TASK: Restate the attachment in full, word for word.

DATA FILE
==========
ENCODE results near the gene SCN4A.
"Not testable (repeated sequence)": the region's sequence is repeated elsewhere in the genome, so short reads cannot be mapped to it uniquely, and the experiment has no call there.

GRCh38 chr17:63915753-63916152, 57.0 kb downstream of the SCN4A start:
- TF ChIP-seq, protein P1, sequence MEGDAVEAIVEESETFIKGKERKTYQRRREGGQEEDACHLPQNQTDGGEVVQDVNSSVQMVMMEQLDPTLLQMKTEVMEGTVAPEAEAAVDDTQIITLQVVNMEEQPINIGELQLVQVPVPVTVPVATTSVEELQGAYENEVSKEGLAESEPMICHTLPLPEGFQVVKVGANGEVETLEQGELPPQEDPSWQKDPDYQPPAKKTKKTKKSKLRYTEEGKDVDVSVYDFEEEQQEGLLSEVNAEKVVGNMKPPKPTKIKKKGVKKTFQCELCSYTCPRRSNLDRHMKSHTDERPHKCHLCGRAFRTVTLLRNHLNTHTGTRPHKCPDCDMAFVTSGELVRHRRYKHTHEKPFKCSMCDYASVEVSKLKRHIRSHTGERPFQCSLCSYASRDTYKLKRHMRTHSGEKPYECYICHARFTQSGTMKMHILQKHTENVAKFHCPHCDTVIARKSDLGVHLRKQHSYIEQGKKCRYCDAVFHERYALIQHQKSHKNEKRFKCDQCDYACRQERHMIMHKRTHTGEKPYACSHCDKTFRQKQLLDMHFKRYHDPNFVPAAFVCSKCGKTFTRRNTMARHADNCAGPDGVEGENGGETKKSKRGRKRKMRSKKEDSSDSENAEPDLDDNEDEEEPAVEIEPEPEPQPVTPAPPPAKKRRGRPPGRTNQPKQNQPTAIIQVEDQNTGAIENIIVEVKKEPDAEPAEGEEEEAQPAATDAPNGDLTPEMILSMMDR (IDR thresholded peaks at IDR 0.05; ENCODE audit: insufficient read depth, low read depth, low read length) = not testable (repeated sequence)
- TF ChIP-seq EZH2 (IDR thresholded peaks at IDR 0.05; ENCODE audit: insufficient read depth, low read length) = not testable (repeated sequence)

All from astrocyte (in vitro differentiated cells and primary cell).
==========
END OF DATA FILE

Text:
ENCODE results near the gene SCN4A.
"Not testable (repeated sequence)": the region's sequence is repeated elsewhere in the genome, so short reads cannot be mapped to it uniquely, and the experiment has no call there.

GRCh38 chr17:63915753-63916152, 57.0 kb downstream of the SCN4A start:
- TF ChIP-seq, protein P1, sequence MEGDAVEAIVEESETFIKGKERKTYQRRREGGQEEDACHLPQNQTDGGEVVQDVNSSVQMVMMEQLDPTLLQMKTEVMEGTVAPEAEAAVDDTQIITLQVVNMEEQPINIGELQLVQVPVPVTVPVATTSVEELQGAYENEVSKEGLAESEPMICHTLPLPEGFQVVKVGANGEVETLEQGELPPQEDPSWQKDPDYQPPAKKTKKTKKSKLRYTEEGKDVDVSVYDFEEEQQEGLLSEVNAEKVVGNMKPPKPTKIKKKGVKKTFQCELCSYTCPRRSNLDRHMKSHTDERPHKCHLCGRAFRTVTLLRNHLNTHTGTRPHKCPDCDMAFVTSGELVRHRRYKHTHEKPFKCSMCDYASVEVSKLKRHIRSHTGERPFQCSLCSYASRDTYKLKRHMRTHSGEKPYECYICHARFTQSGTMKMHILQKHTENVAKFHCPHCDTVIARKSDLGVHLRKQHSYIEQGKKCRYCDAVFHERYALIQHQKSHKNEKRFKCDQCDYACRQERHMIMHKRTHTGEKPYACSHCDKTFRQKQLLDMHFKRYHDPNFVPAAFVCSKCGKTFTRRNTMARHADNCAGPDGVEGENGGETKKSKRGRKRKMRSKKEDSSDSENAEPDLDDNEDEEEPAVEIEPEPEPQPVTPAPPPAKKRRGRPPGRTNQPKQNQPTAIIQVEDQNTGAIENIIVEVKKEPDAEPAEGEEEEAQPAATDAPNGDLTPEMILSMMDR (IDR thresholded peaks at IDR 0.05; ENCODE audit: insufficient read depth, low read depth, low read length) = not testable (repeated sequence)
- TF ChIP-seq EZH2 (IDR thresholded peaks at IDR 0.05; ENCODE audit: insufficient read depth, low read length) = not testable (repeated sequence)

All from astrocyte (in vitro differentiated cells and primary cell).